While there have been only a few cases where local remedies have been circumvented, they have been especially egregious settlements, and they raise basic questions about the democratic right of governments to regulate, and the rulings of domestic courts to uphold that legislative right.
IISD isn’t against rules and disciplines needed to support investment. Neither the Paris Agreement nor the Sustainable Development Goals (SDGs) will be realized without investment.
Rather than tweaking a flawed model that arose from NAFTA Chapter Eleven, it’s time to think creatively about a new conceptual framework for investment that goes beyond a simple paradigm of protecting the rights of investors. Alternative models are indeed emerging, such as the leadership of Brazil in launching a new model of investment agreements. Instead of focusing on investment protection and litigation, Brazil’s model proposes hands-on tools to promote and facilitate transborder investment.
An immediate question is whether investment issues beyond the current agreements (for example, in World Trade Organization [WTO] Trade-Related Aspects of intellectual Property Rights [TRIPS] and GATS-related rules) should be addressed at the multilateral level through the WTO. As a former member of the WTO Secretariat, I don’t think right now that the WTO is the obvious place to house a new multilateral investment agreement.
Let me briefly explain why. The WTO is primarily about disciplines. These are obviously at the heart of a rules-based trading order. Yet in our collective search for new and transformative models of investment that will decarbonize economies and make the SDGs real, we need to begin from a position of cooperation rather than arbitration. There has been thoughtful work on a new vision of investment that accelerates sustainability, as well as equity and jobs. See Columbia FDI Perspectives: Perspectives on topical foreign direct investment issues, Karl P. Sauvant, Columbia Center on Sustainable Investment.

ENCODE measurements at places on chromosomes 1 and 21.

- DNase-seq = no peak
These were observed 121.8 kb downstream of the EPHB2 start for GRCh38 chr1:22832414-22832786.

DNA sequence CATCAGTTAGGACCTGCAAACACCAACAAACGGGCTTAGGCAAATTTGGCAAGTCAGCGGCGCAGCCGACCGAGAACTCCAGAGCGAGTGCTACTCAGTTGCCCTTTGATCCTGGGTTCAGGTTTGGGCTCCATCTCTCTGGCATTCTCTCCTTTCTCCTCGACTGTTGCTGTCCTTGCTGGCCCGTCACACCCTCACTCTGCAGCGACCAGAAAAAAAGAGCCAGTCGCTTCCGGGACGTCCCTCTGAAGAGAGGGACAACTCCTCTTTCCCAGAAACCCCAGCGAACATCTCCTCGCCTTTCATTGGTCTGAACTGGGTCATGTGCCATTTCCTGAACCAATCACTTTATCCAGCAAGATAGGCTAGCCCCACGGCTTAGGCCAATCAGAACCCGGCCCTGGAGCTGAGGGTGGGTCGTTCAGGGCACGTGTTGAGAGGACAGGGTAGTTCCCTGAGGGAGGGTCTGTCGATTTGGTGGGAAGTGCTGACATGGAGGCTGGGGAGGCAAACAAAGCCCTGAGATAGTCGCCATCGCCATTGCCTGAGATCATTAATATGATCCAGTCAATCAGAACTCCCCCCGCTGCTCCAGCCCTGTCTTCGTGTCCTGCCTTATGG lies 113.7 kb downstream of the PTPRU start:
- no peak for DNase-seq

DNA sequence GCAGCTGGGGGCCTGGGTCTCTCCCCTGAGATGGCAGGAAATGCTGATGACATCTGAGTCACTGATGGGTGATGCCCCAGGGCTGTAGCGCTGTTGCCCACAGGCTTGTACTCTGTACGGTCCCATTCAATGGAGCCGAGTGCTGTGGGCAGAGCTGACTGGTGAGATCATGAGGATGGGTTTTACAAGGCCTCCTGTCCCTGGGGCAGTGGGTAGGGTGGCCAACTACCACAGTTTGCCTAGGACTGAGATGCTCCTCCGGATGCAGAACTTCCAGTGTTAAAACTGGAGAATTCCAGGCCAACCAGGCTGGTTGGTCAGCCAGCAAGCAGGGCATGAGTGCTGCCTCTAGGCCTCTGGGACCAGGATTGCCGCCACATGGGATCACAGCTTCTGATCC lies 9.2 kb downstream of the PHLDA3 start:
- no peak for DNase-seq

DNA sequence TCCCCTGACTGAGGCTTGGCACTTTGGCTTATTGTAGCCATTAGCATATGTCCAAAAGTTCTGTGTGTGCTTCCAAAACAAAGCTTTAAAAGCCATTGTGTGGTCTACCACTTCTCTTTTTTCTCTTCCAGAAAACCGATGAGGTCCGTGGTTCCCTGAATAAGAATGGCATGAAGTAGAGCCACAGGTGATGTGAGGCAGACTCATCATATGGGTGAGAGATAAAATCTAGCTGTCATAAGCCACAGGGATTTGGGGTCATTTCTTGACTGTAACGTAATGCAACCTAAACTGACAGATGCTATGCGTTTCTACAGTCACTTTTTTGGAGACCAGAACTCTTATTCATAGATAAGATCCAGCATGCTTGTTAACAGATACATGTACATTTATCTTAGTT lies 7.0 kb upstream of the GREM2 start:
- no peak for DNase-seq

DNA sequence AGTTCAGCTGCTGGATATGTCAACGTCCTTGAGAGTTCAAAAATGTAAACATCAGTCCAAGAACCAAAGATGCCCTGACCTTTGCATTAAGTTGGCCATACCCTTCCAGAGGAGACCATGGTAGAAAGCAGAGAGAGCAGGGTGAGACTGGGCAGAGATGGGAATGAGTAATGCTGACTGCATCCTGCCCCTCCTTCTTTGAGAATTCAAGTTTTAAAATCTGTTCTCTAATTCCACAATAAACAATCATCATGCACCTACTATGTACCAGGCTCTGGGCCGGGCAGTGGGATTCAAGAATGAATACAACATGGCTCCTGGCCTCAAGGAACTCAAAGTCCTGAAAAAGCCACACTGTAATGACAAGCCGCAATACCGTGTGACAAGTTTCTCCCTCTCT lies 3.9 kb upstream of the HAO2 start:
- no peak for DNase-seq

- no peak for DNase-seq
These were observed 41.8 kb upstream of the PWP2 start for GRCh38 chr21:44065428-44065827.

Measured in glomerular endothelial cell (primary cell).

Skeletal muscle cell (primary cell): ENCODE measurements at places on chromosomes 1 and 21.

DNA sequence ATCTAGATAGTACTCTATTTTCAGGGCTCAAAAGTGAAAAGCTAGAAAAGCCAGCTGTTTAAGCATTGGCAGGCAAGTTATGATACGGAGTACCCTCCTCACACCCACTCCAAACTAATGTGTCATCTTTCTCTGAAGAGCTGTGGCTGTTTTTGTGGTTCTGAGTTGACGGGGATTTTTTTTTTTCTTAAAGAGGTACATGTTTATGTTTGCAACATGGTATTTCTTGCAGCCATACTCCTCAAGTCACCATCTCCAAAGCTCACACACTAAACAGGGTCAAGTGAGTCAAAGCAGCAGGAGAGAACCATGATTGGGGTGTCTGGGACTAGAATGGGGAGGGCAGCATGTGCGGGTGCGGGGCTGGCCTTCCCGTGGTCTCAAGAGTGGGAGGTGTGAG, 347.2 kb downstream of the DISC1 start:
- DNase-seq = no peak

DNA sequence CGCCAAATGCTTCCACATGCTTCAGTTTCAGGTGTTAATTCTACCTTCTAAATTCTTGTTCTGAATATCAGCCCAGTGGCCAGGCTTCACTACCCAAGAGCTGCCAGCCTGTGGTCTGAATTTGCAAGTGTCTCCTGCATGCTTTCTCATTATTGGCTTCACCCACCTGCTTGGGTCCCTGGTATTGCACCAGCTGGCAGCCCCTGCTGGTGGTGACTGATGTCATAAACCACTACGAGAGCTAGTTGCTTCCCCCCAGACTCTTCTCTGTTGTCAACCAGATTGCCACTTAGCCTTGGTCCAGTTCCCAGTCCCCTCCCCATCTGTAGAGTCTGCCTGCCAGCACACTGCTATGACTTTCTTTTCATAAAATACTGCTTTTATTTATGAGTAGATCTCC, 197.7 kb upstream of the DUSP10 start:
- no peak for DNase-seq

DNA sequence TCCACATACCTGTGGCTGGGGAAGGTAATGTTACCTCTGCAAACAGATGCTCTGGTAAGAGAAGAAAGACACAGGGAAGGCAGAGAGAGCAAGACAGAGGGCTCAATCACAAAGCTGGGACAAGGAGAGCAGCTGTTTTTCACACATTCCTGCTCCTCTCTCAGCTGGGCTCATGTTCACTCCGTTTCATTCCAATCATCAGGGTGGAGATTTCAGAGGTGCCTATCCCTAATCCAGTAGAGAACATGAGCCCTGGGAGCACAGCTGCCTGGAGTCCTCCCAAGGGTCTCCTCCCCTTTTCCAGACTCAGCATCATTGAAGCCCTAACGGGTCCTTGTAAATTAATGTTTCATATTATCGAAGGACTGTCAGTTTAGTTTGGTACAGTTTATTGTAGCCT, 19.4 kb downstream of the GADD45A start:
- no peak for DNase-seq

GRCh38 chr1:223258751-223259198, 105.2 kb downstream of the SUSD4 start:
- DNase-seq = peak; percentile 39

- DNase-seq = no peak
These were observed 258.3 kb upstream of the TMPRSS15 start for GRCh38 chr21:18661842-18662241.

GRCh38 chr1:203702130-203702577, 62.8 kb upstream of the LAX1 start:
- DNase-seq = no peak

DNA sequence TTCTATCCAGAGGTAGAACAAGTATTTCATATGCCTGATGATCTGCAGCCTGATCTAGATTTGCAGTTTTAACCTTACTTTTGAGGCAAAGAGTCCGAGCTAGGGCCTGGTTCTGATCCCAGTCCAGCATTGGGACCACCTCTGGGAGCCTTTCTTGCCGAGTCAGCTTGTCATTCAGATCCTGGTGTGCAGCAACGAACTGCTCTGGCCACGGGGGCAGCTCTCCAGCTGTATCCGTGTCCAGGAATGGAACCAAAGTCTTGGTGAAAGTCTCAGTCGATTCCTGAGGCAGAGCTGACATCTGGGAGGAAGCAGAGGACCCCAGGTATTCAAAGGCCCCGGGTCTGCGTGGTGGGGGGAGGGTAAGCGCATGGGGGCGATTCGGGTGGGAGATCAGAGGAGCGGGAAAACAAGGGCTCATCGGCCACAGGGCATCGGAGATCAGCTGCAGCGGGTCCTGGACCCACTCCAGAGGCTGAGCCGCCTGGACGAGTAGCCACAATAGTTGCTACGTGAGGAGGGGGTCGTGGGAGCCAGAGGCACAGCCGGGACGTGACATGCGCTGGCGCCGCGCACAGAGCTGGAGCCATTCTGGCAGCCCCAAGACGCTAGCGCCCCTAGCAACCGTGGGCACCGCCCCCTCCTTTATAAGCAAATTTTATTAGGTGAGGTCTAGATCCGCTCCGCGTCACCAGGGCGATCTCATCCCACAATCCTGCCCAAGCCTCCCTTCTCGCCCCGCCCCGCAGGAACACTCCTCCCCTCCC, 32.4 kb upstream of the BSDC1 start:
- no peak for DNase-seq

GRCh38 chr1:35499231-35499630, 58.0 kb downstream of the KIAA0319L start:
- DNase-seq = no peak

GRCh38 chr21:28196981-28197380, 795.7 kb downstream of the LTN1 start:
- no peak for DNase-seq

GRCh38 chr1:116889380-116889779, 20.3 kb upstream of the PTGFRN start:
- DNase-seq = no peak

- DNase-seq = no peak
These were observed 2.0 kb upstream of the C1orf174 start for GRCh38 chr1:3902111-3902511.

To date, the WTO has tried but fallen short of integrating goals other than trade and economic liberalization. At the heart of the SDGs is this concept of integration. Perhaps more timely, given the backlash against the WTO, its best salvation may be to return to its core areas of competence rather than trying to expand its mandate.
Finally, when you compare the HLPF and Open Working Group that produced the SDGs with the WTO, we face important barriers in terms of multistakeholder approaches like the UN.
Perhaps the WTO can accommodate these challenges. India, for example, submitted a proposal on trade and investment in late 2016 that went beyond a traditional focus on GATS mode 4 coverage to reference mode 3 as well.
IISD will look carefully at whether sustainable and equitable investment conditions fit inside, outside or alongside the WTO. IISD more broadly is working on different aspects and challenges to trade, and the need to find new, creative models that align trade to accelerate sustainable development. I’m pleased that my colleague Aaron Cosbey, together with colleagues at UNEP, are launching at PAGE an updated UNEP toolkit on trade and green economy.
The challenges facing multilateralism in general, and the trade and climate regimes in particular, are complex and mounting. We need to envision trade and investment regimes that go beyond repeating the models of more than six decades ago. The SDGs have been adopted by all countries. They challenge the trade and investment communities to discard those models that are closed to public scrutiny, that fail to give a voice to communities and that narrowly extend private contractual rights to international public law. We know we can do better.